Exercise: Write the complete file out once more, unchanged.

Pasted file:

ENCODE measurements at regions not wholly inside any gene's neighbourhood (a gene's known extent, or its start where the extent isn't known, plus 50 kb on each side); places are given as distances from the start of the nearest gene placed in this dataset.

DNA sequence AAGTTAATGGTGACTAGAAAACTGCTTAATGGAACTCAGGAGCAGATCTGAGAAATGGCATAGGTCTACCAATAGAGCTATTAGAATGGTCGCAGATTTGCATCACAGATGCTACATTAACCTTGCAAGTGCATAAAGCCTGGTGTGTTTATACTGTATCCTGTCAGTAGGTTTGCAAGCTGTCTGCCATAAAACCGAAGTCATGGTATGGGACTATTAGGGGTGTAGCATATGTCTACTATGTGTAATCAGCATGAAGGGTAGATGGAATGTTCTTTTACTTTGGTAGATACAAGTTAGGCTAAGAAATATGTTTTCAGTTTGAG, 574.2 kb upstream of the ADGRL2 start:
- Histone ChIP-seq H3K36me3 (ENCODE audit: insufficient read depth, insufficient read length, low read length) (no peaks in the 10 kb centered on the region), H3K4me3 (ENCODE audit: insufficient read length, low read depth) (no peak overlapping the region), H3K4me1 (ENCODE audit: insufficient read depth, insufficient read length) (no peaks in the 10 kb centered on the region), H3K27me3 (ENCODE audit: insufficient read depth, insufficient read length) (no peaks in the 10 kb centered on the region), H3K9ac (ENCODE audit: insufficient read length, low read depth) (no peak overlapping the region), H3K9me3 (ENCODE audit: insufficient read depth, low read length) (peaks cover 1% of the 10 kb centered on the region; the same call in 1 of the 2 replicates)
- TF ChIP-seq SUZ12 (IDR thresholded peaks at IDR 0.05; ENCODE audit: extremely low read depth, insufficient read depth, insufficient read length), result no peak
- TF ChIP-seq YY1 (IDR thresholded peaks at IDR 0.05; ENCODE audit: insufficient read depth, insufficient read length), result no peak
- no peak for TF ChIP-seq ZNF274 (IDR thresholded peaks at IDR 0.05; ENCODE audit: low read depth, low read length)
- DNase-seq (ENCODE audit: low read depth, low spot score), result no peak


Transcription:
ENCODE measurements at regions not wholly inside any gene's neighbourhood (a gene's known extent, or its start where the extent isn't known, plus 50 kb on each side); places are given as distances from the start of the nearest gene placed in this dataset.

DNA sequence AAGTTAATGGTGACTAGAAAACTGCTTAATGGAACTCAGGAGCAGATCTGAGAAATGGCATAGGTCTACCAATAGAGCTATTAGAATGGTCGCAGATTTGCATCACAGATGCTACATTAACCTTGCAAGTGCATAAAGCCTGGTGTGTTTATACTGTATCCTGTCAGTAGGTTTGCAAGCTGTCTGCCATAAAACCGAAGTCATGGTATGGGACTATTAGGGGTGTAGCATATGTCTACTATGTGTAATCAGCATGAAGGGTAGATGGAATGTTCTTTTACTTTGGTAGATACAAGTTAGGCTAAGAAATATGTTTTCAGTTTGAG, 574.2 kb upstream of the ADGRL2 start:
- Histone ChIP-seq H3K36me3 (ENCODE audit: insufficient read depth, insufficient read length, low read length) (no peaks in the 10 kb centered on the region), H3K4me3 (ENCODE audit: insufficient read length, low read depth) (no peak overlapping the region), H3K4me1 (ENCODE audit: insufficient read depth, insufficient read length) (no peaks in the 10 kb centered on the region), H3K27me3 (ENCODE audit: insufficient read depth, insufficient read length) (no peaks in the 10 kb centered on the region), H3K9ac (ENCODE audit: insufficient read length, low read depth) (no peak overlapping the region), H3K9me3 (ENCODE audit: insufficient read depth, low read length) (peaks cover 1% of the 10 kb centered on the region; the same call in 1 of the 2 replicates)
- TF ChIP-seq SUZ12 (IDR thresholded peaks at IDR 0.05; ENCODE audit: extremely low read depth, insufficient read depth, insufficient read length), result no peak
- TF ChIP-seq YY1 (IDR thresholded peaks at IDR 0.05; ENCODE audit: insufficient read depth, insufficient read length), result no peak
- no peak for TF ChIP-seq ZNF274 (IDR thresholded peaks at IDR 0.05; ENCODE audit: low read depth, low read length)
- DNase-seq (ENCODE audit: low read depth, low spot score), result no peak